Ghosts of #MeToo come back to haunt Kochi Biennale

Kochi-Muziris Biennale co-founder Riyas Komu (L) with poet K. Satchidanandan. (Photo source: Facebook/Riyas Komu)

Months after its co-founder Riyas Komu stepped down following allegations of sexual harassment, the ghosts of the #Metoo movement had come back to haunt the Kochi-Muziris Biennale with several members of the Indian art world seeking transparency on the investigation in a collective statement.

After a gathering of 50 odd artists, curators, gallerists, writers, patrons, and visitors on the night of December 13 at Vasco da Gama Square here, a collective statement was read out befittingly after the Guerilla Girls performance on Friday.

The artists et al gathered to address the "elephant in the room" and engage in an "open conversation about MeToo" while seeking to create a safe and proactive community and wider solidarity in the cultural sphere, without intending "to malign anyone or any institution".

The need for a conversation about MeToo also became opportune as allegations of repeated sexual misconduct surfaced against high-profile contemporary artist Subodh Gupta on Thursday.

One of the key concerns raised at the gathering was the Kochi Biennale Foundation (KBF) making available a timeline by which the inquiries in Komu's case were expected to yield results.

Manoj Nair, Editorial Director of the foundation, told PTI that though the organisation had received "no formal complaint" so far, Lizzie Jacob, Chair of the ICC (Internal Complaints Committee), had been appointed to seek out and receive complaints.

"Progress has been made on this matter, and the process is ongoing. On the basis of the complaint, the Trust will authorise an independent inquiry into the matter," Nair said.

The Kochi-Muziris Biennale, which started on December 12, from the very first day was marred with instances to stir the unease in the art community.

Many visitors attending the art event said a sense of "unease" and "discomfort" was triggered when Bose Krishnamachari, another co-founder of the festival, thanked Komu and said that he "missed" him during the flag hoisting ceremony.

"The fact that the Biennale foundation has not effectively and transparently communicated regarding allegations against one of its founders, whose name came up casually in several speeches and ceremonies, created a sense of unease that needed to be publicly addressed before everyone departs," archivist and curator Rattanamol Singh Johal told PTI.

Komu was also allegedly spotted in and around the festival venues.

Nair, however, insisted that the organisation had a "zero tolerance policy" for all its employees including volunteers and temporary staff, and that Komu was acknowledged by the foundation "only once" in the capacity of a "co-founder".

"Other than that he was mentioned by other speakers who were guests at functions and were not representing KBF, for example: Professor KV Thomas, Member of Parliament, mentioned him once in his speech," Nair said.

Before the gathering at the Vasco da Gama Square, Anita Dubey, the curator of this year's Biennale, was allegedly approached by a couple of these individuals seeking permission to hold a dialogue addressing concerns regarding sexual violence in the Pavillion, a Biennale venue created to be a free space for conversation and dialogue, but were "discouraged".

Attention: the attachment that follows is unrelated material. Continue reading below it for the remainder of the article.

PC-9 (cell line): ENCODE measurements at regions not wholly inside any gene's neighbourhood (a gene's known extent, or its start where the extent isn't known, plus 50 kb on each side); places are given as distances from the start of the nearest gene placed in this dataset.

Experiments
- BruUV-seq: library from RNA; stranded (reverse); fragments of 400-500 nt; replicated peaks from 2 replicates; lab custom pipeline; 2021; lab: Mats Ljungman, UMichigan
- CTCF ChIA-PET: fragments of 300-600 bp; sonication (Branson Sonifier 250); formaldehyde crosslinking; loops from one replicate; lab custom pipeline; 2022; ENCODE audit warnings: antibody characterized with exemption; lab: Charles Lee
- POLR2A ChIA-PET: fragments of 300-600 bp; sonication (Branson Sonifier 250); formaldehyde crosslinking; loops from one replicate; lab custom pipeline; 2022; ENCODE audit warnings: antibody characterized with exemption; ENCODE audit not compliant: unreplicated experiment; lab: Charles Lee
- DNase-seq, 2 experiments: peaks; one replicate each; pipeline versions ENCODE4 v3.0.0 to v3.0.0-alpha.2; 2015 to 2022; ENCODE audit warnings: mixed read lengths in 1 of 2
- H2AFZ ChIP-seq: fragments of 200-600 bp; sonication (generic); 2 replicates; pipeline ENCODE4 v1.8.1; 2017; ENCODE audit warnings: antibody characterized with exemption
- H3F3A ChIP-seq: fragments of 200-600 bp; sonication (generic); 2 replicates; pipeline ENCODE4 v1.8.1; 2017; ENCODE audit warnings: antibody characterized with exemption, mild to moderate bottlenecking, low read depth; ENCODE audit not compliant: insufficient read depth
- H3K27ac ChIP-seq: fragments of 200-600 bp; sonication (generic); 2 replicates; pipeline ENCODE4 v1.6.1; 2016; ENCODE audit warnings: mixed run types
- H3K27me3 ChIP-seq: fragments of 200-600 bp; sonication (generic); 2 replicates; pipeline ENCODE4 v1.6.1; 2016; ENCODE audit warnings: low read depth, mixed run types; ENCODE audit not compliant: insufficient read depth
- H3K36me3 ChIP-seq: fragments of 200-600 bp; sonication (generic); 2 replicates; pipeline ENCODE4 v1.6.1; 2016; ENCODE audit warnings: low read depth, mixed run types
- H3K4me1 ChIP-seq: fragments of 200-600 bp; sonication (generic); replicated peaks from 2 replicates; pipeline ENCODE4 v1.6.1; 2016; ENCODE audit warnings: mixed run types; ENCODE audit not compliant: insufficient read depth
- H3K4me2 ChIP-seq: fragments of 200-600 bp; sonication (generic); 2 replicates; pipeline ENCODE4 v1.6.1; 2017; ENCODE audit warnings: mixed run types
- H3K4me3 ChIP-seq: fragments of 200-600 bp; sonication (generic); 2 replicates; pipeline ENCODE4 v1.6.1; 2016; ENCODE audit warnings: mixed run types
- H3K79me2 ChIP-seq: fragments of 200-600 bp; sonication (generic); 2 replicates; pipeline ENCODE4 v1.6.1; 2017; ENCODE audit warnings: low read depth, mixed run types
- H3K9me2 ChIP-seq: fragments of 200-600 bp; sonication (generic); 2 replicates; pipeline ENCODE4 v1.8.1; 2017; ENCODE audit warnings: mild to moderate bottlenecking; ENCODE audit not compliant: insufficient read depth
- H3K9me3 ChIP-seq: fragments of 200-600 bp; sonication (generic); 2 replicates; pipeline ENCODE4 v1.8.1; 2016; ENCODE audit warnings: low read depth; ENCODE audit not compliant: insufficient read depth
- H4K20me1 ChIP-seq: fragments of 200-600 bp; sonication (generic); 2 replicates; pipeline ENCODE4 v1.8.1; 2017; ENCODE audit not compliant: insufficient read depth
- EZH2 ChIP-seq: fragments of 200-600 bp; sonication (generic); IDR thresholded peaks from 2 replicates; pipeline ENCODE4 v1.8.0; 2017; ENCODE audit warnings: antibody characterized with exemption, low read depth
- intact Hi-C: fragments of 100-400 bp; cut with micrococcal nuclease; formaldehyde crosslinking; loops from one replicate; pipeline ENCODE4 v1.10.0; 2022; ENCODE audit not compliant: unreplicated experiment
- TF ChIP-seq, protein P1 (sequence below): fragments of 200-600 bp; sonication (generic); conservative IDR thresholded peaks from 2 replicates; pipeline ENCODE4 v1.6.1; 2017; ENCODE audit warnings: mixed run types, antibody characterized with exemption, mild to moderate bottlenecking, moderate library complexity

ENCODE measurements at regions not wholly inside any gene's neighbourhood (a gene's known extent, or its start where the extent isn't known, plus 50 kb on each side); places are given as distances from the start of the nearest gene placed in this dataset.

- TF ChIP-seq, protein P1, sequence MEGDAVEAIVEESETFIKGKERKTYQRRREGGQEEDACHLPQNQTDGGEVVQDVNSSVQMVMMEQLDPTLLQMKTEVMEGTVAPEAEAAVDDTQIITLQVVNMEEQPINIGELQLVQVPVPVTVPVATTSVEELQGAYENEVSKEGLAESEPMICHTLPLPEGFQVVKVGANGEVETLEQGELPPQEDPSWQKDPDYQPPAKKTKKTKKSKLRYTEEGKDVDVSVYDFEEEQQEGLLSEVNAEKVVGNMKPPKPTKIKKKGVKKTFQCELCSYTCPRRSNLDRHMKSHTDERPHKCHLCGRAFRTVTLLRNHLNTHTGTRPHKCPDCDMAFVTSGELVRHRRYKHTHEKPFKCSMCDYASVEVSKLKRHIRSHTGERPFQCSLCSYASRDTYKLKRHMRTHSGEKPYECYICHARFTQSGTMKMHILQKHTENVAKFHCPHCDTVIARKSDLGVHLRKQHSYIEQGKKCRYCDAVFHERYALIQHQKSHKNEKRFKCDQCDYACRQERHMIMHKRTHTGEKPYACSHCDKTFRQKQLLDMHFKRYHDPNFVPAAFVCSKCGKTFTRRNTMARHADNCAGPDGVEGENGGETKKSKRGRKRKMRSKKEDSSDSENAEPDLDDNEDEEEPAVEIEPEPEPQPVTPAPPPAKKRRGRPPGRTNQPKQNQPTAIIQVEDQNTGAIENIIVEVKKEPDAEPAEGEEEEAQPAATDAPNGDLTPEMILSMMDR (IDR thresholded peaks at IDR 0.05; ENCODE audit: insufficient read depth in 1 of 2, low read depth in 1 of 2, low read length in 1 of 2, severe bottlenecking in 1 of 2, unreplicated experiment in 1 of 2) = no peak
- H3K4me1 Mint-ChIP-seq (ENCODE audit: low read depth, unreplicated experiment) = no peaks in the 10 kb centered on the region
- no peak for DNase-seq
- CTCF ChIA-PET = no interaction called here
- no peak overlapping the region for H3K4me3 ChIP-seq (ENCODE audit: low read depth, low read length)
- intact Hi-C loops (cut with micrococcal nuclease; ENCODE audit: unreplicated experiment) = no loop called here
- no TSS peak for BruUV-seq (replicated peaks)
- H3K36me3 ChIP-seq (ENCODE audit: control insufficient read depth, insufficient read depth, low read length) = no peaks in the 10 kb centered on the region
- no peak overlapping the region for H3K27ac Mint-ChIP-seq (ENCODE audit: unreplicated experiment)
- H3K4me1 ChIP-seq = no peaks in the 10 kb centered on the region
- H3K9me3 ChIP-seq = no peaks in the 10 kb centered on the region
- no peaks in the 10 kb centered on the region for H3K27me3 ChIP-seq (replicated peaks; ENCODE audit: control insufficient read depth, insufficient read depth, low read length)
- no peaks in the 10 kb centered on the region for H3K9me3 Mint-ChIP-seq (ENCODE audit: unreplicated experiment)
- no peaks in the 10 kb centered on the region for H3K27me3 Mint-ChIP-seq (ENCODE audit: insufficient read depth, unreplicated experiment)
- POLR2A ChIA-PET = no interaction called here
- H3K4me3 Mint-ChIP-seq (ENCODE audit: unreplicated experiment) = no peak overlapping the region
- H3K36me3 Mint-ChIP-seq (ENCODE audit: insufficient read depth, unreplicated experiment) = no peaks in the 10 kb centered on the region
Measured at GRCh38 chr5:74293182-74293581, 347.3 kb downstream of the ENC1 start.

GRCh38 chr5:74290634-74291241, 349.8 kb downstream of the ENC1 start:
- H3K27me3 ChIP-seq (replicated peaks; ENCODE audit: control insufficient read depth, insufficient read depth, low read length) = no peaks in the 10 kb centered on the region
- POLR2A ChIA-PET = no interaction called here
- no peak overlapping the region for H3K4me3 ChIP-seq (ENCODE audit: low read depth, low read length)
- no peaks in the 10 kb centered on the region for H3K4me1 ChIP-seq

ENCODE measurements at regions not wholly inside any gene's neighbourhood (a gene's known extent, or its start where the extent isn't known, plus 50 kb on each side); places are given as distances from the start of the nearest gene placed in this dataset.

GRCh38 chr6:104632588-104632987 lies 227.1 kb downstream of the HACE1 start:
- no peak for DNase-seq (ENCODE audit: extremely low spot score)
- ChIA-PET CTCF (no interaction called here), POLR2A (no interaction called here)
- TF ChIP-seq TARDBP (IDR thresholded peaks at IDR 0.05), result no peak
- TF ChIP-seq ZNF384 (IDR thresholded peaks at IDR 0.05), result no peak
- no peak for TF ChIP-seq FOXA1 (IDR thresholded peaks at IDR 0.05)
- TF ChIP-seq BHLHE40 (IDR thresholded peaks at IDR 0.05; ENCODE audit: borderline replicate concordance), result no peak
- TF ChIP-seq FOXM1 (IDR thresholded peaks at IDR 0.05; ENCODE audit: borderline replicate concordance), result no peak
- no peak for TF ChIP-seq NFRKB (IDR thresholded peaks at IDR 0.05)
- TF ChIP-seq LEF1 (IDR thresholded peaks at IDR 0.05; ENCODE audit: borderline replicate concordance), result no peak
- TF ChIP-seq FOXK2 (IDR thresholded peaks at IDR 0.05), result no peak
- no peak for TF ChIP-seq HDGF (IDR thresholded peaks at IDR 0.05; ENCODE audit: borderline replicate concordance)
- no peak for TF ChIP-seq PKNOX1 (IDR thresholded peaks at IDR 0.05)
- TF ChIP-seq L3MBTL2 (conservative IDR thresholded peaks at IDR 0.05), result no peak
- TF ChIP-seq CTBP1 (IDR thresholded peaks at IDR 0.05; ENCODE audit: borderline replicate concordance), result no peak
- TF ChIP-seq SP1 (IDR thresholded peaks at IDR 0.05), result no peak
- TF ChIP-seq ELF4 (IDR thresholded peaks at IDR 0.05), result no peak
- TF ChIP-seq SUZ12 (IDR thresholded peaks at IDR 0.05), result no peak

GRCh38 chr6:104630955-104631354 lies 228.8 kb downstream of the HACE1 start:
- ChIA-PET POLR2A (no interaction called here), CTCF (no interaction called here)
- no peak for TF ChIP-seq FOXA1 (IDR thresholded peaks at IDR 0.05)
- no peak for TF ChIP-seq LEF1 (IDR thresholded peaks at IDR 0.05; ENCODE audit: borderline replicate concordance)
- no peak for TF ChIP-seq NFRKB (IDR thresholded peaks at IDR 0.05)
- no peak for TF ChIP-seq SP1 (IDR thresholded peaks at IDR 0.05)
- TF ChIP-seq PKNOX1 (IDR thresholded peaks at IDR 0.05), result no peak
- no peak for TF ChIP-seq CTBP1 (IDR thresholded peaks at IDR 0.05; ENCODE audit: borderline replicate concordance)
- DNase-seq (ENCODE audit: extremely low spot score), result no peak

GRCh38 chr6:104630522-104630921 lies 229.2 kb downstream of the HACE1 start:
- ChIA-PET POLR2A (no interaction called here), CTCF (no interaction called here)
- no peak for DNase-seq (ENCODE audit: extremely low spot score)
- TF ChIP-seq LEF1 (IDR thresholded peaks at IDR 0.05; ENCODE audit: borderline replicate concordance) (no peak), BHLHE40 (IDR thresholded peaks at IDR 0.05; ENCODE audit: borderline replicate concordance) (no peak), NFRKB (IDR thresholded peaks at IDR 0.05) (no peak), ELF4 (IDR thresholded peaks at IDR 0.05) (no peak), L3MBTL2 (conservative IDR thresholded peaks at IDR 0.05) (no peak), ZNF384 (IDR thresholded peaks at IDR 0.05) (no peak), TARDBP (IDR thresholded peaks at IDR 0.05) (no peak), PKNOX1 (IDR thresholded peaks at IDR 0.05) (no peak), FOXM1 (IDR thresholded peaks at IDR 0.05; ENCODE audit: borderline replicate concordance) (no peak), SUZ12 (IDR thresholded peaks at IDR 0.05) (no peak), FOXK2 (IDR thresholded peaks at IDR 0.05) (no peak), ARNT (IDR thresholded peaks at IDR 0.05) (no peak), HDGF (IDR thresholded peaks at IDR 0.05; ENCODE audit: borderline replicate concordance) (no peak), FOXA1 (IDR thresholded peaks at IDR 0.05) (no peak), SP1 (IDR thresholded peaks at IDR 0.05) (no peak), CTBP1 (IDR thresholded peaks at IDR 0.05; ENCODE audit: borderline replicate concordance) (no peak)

"Some of us actually did approach the Biennale but looking at the apathy towards the accusations (against Komu and Gupta), the fact that nobody seemed to care was troubling," writer and art critic Rosalyn D'mello said.

Dubey, however, did tell them that if a proposal was drafted, the conversation could be organised at a later time during the course of the 108-day-long art event, leading the individuals to host a more immediate gathering at a non-Biennale venue.

A text message -- "Hi Kochi, let's address the elephant in the room. If you are interested in engaging in an open conversation about MeToo or just want to come together to address concerns regarding sexual violence and our shared vulnerabilities, please join in at Vasco da Gama Square tonight (13 December)" -- that was sent out spread like wild fire, and in a matter of an hour Vasco da Gama Square was bubbling with anxious voices desperate for the slightest ray of hope.

"Those of us who convened for a public conversation in Kochi on Thursday night, did so from a place of empathy and due to the urgency for a direct address of unresolved concerns around sexual misconduct and vulnerability within a hierarchical work place," curator, researcher, and writer Natasha Ginwala, told PTI.

Following the announcement of the statement on Friday, Dubey said, "Thank you, this proves that we can have a space for insurrection."

The lack of faith in "anonymity" was another fear that resonated at the Vasco da Gama square, subsequently spilling onto the "intervention" the following morning.

Artist and curator Vidisha said she was "critical" of the indifferent attitude towards anonymous complaints, and the attempts by powerful individuals in the art world to silence any voice against them or their "friends".

"The accused still have networks and friends that try and silence any voice raising an issue or speaking against them. The commercial position of the art world has always been apolitical, and not really accountable or committed to its society. So they perform the silencing in their practice as well.

"Many also don't believe in anonymous accounts, or consider harassment only when it is physical. Anonymity is a very powerful tool to dismantle the most powerful institutions. And we should support it," she told PTI.

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